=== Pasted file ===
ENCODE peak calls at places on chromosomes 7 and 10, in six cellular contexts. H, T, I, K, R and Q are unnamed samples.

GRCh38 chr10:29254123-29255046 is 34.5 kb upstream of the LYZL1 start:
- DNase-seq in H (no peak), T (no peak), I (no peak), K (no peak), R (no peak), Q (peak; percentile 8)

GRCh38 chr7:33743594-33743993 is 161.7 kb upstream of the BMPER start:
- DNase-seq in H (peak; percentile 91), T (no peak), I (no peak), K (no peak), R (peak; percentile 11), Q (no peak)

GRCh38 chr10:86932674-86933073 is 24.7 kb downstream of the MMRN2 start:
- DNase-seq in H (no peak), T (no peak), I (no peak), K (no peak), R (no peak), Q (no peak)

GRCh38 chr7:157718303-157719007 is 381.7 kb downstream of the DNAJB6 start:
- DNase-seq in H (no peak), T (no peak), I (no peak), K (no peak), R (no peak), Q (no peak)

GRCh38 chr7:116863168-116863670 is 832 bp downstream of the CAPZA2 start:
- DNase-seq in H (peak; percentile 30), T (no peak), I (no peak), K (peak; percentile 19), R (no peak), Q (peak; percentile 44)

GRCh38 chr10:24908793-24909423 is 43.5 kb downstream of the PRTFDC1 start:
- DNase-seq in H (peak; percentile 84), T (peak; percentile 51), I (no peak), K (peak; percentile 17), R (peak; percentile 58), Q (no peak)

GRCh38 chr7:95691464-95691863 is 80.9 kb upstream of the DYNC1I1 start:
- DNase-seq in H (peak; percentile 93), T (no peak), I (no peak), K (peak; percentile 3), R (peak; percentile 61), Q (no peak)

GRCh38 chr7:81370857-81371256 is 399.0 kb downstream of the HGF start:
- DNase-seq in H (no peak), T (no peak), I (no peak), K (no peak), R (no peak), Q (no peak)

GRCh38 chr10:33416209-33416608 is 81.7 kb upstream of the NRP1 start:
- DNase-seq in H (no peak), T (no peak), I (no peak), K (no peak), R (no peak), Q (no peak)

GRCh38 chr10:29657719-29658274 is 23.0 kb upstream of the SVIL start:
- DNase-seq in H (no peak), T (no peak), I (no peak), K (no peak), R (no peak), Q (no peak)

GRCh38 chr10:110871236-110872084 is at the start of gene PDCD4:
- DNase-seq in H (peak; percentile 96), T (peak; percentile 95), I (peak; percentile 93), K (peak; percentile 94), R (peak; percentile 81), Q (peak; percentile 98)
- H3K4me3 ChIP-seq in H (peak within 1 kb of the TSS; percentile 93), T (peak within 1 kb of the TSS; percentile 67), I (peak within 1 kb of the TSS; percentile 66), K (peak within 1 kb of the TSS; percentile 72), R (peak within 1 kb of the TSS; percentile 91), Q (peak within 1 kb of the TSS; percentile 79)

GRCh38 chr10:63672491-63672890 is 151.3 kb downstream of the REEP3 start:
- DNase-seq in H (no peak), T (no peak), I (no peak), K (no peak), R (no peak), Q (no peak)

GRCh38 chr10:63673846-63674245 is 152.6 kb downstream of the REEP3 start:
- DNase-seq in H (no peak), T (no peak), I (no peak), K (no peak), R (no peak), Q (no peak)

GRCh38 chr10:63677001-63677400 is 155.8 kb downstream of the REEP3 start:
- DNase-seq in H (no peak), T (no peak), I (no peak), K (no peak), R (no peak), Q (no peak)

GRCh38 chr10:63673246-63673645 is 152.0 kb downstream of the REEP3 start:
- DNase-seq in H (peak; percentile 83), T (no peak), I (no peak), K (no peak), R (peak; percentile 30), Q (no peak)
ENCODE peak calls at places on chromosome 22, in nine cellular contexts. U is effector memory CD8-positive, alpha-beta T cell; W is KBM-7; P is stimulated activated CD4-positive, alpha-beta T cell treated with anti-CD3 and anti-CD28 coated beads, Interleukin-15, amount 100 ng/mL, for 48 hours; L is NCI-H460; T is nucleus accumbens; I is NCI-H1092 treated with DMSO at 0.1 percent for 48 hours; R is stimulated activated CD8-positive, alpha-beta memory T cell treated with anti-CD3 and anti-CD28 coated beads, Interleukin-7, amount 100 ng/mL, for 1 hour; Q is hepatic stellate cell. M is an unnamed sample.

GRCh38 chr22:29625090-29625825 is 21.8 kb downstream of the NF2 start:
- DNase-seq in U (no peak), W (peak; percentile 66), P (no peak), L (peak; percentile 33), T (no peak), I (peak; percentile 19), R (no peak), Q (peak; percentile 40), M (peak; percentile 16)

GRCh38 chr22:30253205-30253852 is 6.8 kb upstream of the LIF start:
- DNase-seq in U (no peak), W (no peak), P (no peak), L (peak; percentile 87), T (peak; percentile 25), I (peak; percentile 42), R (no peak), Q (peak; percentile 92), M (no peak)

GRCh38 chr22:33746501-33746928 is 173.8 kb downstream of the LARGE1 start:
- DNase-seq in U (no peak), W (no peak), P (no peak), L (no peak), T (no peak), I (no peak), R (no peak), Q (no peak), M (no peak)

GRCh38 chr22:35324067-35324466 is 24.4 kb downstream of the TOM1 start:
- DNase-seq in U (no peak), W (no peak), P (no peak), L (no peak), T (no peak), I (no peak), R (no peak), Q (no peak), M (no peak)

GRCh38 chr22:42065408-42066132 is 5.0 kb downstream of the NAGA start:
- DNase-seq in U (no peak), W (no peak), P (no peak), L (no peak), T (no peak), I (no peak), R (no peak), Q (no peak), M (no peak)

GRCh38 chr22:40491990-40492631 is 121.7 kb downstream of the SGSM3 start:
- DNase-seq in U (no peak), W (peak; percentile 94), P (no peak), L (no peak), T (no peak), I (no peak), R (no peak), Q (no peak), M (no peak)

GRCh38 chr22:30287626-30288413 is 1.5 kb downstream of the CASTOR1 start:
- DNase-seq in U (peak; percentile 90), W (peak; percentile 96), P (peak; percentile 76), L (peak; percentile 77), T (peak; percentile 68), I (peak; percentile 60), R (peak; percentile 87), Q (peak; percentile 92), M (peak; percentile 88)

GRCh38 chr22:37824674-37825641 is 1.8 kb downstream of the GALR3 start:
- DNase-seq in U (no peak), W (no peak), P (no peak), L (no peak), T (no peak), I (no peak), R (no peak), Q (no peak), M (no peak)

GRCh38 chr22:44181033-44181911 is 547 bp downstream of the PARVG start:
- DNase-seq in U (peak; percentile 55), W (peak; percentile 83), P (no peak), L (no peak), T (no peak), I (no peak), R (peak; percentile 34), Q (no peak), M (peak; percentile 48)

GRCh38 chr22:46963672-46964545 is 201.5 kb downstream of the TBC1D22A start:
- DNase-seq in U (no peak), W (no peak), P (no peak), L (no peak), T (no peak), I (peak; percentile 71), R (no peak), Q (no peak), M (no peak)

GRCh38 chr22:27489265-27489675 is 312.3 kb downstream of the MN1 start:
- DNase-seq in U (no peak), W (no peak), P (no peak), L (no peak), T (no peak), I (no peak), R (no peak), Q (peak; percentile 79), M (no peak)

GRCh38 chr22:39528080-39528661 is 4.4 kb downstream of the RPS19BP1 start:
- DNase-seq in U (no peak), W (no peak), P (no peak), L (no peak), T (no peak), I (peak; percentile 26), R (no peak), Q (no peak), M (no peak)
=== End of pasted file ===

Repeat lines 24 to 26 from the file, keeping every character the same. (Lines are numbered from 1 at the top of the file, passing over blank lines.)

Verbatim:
- H3K4me3 ChIP-seq in H (peak within 1 kb of the TSS; percentile 93), T (peak within 1 kb of the TSS; percentile 67), I (peak within 1 kb of the TSS; percentile 66), K (peak within 1 kb of the TSS; percentile 72), R (peak within 1 kb of the TSS; percentile 91), Q (peak within 1 kb of the TSS; percentile 79)

GRCh38 chr10:63672491-63672890 is 151.3 kb downstream of the REEP3 start:
- DNase-seq in H (no peak), T (no peak), I (no peak), K (no peak), R (no peak), Q (no peak)